As everybody was talking about some stupid bird, I sat there contemplating myself. I know, it’s stupid. Who cares about who killed a dumb bird, right? But what else could I do? That’s when a thought had occurred to me.

              “Hey, guys? Has it even occurred to anybody that there’s no blood surrounding the bird, nor either of the dogs? They’re both light coated, blood ought to have gotten on their coats one way or another if they killed the bird,” I pointed out.

              Everybody was in deep thought at that moment, because just as I had thought, that hadn’t even crossed their minds.

              Gerald was the first to chime in. “Well, they could’ve just cleaned it up really good. I mean scientists say dogs are smarter than we think.”

              “Gerald, think about it. Are there any wounds or signs of injury on Mr. Squeekers?” Just saying his name made me cringe. I mean, who names their bird Mr. Squeekers? But that’s besides the point.

              Gerald took a moment to think. He looked down at his beloved bird, and sure enough there were no signs of injuries, nor any wounds.

              “Well, then how did he die?”

              A girl with pig tails chimed in. “Maybe he fell while he was flying?”

              This time a guy with his hat on backwards said something. “Or maybe he ate something on the floor that was poisonous and passed out?”

              “I still stand my ground that Jeremy did it!” Henry said, as he crossed his arms.

              “Henry, as much as you want to blame Jeremy, it was Lucy,” Davis stated, matter-of-factly, while patting Henry on the shoulder as if comforting him.

              “Oh my goodness guys, enough! Neither of the dogs killed the bird!” I shouted, my frustration getting the better of me.

              Gerald looked at me. “Well, either way. My bird is gone.” All of a sudden there was a look in his eyes, a look so thoughtful (and not the nice thoughtful, thoughtful as in he was thinking). He turned and pointed at Henry and Davis. “You two! It was you two! I should’ve known it all along, with all this blaming the dogs! Isaac comes home to the bird dead, not knowing what to think! You couldn’t pick up the mess in time, so you just blamed the dogs! Neither of you could stand the bird, because the bird always made a mess around the house. So you must have poisoned him!”

              Neither of them knew what to say, but you could see the guilt on their faces.

              “It’s true, isn’t it? All this time since we’ve been roommates you couldn’t stand that bird! The one day Isaac and I both have to work late, you decide to take advantage of the situation and just murder my poor innocent bird! How could you? After all I’ve done for you!”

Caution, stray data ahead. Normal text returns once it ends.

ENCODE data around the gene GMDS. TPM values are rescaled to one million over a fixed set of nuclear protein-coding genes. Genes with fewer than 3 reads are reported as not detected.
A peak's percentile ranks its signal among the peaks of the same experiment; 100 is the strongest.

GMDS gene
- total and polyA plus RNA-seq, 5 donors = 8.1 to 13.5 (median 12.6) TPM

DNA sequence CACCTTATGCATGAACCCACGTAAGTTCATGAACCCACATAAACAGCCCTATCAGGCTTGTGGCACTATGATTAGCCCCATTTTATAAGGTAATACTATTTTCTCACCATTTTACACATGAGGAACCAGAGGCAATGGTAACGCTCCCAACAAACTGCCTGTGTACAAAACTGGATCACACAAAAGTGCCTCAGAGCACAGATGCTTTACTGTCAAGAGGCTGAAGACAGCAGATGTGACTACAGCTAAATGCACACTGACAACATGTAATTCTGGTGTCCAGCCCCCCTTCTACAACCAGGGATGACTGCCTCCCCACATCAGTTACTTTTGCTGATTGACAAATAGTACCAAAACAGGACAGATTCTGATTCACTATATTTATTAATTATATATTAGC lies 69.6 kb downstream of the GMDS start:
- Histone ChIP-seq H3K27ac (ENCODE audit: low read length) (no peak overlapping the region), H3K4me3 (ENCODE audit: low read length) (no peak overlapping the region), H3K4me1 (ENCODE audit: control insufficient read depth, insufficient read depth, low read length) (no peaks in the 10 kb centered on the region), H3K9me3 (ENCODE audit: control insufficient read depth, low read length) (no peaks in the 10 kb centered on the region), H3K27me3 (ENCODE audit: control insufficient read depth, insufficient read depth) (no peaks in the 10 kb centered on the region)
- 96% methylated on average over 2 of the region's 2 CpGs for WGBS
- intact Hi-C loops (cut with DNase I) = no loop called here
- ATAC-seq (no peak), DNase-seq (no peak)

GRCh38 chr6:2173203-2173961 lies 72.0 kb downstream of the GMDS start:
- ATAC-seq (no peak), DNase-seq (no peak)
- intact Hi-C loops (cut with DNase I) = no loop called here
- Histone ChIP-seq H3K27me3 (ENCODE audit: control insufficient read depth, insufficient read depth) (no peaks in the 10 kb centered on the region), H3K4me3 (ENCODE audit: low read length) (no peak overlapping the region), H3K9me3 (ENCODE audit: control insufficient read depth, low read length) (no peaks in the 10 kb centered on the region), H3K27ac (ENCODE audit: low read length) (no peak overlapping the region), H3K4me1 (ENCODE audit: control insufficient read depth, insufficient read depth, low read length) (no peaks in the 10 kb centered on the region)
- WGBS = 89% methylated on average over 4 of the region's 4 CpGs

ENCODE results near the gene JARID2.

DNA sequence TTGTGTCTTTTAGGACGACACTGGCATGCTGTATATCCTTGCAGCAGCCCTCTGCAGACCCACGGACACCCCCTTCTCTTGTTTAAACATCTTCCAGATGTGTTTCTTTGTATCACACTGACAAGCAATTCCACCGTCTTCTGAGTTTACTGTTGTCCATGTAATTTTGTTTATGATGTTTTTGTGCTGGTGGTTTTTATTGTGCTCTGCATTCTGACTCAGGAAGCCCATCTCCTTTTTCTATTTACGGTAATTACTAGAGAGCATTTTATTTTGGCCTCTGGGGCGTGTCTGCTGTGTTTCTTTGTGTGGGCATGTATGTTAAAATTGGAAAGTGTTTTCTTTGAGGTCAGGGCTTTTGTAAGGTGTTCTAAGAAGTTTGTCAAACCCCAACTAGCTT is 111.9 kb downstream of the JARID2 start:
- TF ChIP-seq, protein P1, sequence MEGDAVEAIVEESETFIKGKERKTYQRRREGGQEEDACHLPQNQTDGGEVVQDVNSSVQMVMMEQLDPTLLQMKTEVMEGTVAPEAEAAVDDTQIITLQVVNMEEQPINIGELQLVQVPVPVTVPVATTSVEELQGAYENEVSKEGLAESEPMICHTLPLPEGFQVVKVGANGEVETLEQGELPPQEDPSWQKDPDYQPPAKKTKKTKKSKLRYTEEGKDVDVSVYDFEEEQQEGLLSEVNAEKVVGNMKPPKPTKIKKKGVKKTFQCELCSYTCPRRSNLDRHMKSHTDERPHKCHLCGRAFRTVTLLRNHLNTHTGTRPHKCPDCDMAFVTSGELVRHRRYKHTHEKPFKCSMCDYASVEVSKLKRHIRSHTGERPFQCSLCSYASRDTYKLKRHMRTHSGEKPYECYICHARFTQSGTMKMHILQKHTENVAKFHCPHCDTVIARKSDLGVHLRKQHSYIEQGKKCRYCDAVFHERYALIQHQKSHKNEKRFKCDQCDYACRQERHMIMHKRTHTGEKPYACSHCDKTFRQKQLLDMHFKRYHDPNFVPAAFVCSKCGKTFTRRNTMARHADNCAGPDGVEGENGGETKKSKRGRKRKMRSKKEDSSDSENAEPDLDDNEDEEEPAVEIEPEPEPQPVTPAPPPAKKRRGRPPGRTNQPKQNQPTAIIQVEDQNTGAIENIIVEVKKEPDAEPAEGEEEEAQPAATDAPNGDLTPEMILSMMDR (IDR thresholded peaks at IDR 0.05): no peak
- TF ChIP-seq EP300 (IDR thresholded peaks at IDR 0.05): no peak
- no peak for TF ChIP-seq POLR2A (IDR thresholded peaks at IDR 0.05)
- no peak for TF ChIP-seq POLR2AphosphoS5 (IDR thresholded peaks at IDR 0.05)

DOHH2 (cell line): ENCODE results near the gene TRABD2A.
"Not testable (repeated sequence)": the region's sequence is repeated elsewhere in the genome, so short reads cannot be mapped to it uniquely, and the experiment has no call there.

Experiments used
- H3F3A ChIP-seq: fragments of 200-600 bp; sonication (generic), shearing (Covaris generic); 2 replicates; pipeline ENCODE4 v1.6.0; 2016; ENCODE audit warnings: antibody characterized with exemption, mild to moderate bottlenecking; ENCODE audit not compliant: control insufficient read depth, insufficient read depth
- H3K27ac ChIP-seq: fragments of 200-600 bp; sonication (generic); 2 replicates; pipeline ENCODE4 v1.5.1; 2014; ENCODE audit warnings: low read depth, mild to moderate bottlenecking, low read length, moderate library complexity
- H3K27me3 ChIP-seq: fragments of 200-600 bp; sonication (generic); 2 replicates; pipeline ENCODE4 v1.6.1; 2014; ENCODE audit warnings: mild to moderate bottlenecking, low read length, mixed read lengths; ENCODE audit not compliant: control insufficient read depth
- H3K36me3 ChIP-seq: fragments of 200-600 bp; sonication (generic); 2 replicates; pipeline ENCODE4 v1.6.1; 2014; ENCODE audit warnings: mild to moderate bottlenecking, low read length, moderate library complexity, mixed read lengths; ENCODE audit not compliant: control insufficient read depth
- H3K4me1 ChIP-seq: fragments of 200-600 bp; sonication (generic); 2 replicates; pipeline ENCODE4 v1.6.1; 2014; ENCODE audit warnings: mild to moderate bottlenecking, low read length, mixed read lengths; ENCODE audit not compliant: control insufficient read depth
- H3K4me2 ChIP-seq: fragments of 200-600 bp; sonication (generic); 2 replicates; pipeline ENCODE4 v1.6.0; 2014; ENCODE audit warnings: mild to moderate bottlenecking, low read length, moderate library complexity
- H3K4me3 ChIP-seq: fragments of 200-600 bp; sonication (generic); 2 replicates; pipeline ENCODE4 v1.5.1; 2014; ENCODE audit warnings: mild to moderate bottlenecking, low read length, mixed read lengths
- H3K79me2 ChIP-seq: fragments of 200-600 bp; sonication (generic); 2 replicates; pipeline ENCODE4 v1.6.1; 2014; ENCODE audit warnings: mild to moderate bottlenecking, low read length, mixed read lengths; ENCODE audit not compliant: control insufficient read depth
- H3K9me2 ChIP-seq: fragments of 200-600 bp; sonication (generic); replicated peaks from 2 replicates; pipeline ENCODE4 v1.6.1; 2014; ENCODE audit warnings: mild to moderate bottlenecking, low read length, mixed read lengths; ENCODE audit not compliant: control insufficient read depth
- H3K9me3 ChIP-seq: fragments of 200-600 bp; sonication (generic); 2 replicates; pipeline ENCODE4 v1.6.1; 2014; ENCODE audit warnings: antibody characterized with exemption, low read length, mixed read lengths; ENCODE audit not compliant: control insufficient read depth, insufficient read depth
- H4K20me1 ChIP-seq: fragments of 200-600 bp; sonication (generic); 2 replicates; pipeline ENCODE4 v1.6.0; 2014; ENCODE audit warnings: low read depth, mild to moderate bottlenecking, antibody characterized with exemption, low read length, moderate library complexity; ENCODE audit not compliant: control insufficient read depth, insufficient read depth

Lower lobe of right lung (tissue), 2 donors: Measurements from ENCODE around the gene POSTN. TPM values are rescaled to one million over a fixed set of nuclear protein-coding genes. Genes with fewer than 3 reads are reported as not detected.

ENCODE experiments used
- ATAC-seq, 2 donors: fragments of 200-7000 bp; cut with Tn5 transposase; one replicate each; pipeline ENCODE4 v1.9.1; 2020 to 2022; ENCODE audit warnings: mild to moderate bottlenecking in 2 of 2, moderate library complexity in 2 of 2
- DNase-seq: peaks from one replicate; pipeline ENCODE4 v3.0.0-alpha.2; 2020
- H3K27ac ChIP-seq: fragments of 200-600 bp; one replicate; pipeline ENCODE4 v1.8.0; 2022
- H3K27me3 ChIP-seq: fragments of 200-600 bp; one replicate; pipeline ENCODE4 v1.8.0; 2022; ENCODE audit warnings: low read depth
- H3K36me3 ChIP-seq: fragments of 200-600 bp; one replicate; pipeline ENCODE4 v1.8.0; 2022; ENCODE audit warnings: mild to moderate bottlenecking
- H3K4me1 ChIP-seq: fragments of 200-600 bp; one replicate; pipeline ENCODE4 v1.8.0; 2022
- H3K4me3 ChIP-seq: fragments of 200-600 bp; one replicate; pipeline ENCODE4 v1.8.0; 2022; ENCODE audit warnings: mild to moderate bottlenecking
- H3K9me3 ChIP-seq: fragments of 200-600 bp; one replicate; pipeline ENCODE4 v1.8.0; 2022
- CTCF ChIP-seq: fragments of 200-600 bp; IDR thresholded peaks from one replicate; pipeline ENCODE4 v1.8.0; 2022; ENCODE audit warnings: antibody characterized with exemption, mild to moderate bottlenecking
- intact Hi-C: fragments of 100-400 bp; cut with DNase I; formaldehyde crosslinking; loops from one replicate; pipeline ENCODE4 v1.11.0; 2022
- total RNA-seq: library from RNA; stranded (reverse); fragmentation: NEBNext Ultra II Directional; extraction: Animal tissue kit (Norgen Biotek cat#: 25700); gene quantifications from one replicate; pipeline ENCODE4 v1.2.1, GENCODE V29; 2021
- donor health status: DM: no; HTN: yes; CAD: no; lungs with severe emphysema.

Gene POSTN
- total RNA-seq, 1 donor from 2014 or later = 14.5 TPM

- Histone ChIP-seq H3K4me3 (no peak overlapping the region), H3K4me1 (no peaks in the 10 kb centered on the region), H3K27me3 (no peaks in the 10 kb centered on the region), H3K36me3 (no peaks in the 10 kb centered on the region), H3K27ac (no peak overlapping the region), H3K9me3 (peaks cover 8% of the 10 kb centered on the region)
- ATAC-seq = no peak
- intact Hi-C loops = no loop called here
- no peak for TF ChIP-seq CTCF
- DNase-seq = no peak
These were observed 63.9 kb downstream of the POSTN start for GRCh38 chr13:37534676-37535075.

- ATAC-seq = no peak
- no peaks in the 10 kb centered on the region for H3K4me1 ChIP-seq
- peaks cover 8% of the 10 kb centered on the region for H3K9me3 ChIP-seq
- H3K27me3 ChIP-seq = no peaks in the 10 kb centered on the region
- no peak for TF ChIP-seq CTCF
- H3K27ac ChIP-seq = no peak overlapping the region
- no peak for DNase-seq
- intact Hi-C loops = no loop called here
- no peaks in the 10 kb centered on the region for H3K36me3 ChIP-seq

Finally Davis gathered the courage to speak.

              “Yes, we killed your bird. We poisoned him, you’re right. But, not with the intentions you believe. You see, Mr. Squeekers has been getting older by the day. And with the aging, he’s getting sicker. He was going to die eventually, Gerald.”

              “Yeah, we were just trying to take him out of his misery, we swear. Of course we got annoyed so much by that bird, but we didn’t take joy in what we did. We’re sorry Gerald,” Henry added.

              Gerald looked at the bird, lying dead on the ground, and glanced back to them. He nodded as if accepting their apology.

              “Well, I guess our work here is done then, jury. You may go home now. Thank you for coming.”

              I looked at everybody leaving the house. As crazy as a jury for a bird seemed, a lot of people showed up.

              When everybody had left, Henry and Davis burst out in laughter.

              Gerald, not amused, told them to shut up. That’s when they left the room and came back with a bird, alive and healthy as can be.

              “I cannot believe you bought that!”

              “No, you know I can’t believe you called a group of friends down to be a jury for Mr. Squeekers!”

              Still laughing, they hand Gerald the real Mr. Squeekers.

              “One day, I’m going to kill you guys and we’re going to need a real jury,” Gerald said, with a hint of a smile in his voice.

February 04, 2020 19:18

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RBE | Illustration — We made a writing app for you | 2023-02